Happy new year, everyone! It’s pretty much mandatory for columnists to close the old year or begin the new one with wrap-ups, resolutions, or some other antidote to a slow news week. So stand by for 10 meetings resolutions for 2010.
10. We will take every opportunity to argue the value of meetings. Canadian meetings created 552,000 full-year jobs and $71 billion in industry output in 2008. In 2010, the U.S. meetings industry will launch a study that will provide similar data. But the recent Oxford Economics report was more telling: a dollar well spent on business travel delivers $12.50 in incremental revenue to the organization that spent it.
9. We will explain how meetings change lives. We can calculate room nights and travel spending on, for example, major public health meetings held in Orlando, Atlanta, and Winnipeg in 2009. But what was the economic impact of the H1N1 cases those participants went on to prevent, thanks to the knowledge and skills they shared onsite?
8. We will each reach out to at least one organization outside the industry to explain the value of meetings. Once we see how easy it is to tell our story, we’ll each pick a second target.
7. We will each attend at least one major industry conference. Hey, didn’t we hear somewhere that there’s value in face-to-face meetings? For an unbeatable program, check out the Green Meeting Industry Council’s 2010 Sustainable Meetings Conference, February 9–11 in Denver.
6. We will search for ways to kick our industry’s addiction to air travel. Air travel, a major contributor to carbon dioxide emissions, is the elephant in the room in any discussion of sustainable meetings. But clients and decision-makers are catching on, with the European Union introducing new emissions guidelines to reduce air travel.
5. We will consider whether there’s a better way to document our meetings and make the content live on after participants go home. News sites from CNN to the Huffington Post use summary text with embedded video clips as the killer combination for delivering information. If this is the age of content, 2010 is the year for meetings to catch up.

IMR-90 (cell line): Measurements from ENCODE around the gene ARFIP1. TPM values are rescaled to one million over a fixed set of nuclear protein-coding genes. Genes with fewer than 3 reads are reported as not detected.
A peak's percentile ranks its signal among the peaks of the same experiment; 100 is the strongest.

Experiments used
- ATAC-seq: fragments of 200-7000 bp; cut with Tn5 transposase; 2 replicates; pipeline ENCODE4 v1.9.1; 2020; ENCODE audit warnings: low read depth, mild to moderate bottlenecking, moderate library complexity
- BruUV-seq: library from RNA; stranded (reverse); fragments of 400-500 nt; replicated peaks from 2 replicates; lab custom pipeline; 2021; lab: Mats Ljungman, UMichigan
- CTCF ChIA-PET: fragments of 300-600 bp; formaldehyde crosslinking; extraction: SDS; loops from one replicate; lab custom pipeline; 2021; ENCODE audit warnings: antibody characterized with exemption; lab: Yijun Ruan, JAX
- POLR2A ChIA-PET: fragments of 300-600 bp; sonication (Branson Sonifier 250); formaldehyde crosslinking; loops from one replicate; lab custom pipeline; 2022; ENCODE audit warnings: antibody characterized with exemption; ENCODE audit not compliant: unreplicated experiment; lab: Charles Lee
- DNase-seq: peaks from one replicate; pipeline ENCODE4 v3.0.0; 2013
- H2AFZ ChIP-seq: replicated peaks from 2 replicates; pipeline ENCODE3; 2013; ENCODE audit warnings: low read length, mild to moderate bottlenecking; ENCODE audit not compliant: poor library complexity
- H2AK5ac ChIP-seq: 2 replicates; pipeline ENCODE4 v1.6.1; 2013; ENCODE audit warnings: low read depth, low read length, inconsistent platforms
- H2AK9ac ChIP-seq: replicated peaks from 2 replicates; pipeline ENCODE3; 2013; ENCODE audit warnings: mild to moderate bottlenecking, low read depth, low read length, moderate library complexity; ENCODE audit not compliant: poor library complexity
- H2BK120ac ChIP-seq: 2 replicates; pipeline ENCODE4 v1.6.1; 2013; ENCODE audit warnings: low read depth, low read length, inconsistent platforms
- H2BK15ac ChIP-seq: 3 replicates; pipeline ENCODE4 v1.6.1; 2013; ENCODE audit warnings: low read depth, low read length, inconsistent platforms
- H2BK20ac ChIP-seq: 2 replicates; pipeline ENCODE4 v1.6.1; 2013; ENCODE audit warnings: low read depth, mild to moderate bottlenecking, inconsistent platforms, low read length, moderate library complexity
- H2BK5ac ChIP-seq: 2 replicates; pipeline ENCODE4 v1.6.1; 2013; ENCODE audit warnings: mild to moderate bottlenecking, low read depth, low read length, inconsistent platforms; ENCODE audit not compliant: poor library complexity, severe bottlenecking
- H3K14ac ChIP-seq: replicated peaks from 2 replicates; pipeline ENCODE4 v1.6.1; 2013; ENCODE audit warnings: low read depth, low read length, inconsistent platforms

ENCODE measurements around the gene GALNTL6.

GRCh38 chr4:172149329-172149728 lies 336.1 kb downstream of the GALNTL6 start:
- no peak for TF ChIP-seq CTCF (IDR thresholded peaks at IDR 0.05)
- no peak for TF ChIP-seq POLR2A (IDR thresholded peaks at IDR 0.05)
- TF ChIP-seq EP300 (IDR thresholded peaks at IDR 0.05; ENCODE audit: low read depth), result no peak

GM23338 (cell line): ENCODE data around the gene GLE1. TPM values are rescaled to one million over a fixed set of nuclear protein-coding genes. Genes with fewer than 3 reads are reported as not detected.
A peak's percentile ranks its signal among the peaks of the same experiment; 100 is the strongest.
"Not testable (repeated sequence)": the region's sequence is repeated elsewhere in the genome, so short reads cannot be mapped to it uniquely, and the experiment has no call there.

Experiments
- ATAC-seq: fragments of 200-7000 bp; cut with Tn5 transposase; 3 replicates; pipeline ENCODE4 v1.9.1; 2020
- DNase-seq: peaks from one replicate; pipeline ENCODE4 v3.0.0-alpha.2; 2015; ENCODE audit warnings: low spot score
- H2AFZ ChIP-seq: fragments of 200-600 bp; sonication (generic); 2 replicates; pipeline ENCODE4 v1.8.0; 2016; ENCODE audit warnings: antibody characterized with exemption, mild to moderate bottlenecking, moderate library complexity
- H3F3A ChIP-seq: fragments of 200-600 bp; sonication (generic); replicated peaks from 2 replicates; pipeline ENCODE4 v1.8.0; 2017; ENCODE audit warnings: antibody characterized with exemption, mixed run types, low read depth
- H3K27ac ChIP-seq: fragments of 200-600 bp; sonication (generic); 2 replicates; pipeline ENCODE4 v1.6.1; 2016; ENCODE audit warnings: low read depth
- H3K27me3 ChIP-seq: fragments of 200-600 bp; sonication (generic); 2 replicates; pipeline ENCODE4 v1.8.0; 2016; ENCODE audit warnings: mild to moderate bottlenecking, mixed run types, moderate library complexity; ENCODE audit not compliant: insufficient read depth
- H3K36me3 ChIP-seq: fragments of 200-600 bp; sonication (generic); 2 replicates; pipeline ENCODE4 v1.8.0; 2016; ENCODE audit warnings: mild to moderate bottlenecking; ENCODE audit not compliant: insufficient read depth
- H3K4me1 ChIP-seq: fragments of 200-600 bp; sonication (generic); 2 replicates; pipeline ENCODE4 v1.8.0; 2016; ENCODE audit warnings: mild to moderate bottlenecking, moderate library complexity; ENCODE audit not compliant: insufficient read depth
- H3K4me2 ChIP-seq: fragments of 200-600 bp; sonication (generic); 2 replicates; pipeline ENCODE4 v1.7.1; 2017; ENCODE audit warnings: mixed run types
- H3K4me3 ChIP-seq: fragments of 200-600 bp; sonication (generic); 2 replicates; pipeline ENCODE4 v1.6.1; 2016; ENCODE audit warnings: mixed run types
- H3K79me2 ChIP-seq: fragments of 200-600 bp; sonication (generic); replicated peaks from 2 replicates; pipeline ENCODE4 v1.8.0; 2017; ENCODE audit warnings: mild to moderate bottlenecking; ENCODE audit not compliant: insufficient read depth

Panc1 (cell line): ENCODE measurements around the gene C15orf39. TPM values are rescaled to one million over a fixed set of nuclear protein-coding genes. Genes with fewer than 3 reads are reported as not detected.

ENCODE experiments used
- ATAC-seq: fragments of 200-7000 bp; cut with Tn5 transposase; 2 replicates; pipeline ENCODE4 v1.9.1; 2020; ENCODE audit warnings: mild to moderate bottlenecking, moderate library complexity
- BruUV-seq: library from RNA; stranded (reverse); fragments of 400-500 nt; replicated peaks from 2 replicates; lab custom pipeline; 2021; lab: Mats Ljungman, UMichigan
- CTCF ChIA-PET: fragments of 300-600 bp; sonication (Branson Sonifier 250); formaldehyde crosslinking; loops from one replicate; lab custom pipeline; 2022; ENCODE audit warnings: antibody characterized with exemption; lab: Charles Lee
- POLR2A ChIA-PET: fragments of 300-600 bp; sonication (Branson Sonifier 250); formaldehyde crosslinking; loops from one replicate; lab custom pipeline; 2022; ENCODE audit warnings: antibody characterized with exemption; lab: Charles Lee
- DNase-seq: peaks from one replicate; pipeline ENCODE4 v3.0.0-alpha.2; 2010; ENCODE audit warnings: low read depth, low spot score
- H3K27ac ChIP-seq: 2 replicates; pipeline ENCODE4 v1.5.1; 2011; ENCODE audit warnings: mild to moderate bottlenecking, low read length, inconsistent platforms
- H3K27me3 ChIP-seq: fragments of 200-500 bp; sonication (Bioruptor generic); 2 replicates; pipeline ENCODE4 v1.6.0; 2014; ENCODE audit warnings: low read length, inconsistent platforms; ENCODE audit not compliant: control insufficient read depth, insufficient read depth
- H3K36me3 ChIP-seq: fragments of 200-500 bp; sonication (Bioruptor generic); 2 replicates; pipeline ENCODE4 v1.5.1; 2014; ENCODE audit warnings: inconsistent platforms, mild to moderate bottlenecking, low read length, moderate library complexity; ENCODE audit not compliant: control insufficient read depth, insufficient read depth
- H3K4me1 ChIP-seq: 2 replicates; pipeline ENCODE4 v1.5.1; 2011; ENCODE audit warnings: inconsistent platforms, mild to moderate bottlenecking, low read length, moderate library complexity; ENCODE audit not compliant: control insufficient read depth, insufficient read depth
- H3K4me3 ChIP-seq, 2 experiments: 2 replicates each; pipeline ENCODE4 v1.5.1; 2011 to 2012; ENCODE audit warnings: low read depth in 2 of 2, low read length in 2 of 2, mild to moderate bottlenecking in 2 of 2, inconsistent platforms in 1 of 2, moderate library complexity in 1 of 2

4. We will learn the new APEXstandard. Sustainable meeting strategies can help organizations’ bottom lines as well as the environment. The standard created by the Convention Industry Council’s Accepted Practices Exchange (APEX) will be a brilliant milestone for the industry when it is released within the next few months, but it will only make a difference if we use it.
3. We will help our clients integrate live and virtual meeting formats, so that organizations get the best of both. The language of hybrid meetings swept the industry in 2009. In 2010, we can expect to see many different faces of a hybrid evolve.
2. We willat least two hours per month for at least one meetings industry association. Chapters in many communities are hurting, their volunteer and financial reserves stretched by the economic crash. In 2010, we’ll remember that the more we put into our associations, the more we get back.
1. We will become regular readers of at least one industry news and information source. Specifically, MeetingsNet.
Mitchell Beer, CMM, is president and CEO of The Conference Publishers Inc., one of the world’s leading specialists in capturing and repurposing conference content. Beer blogs at http://theconferencepublishers.com/blog. Send comments, facts, arguments, or column ideas to email@example.com.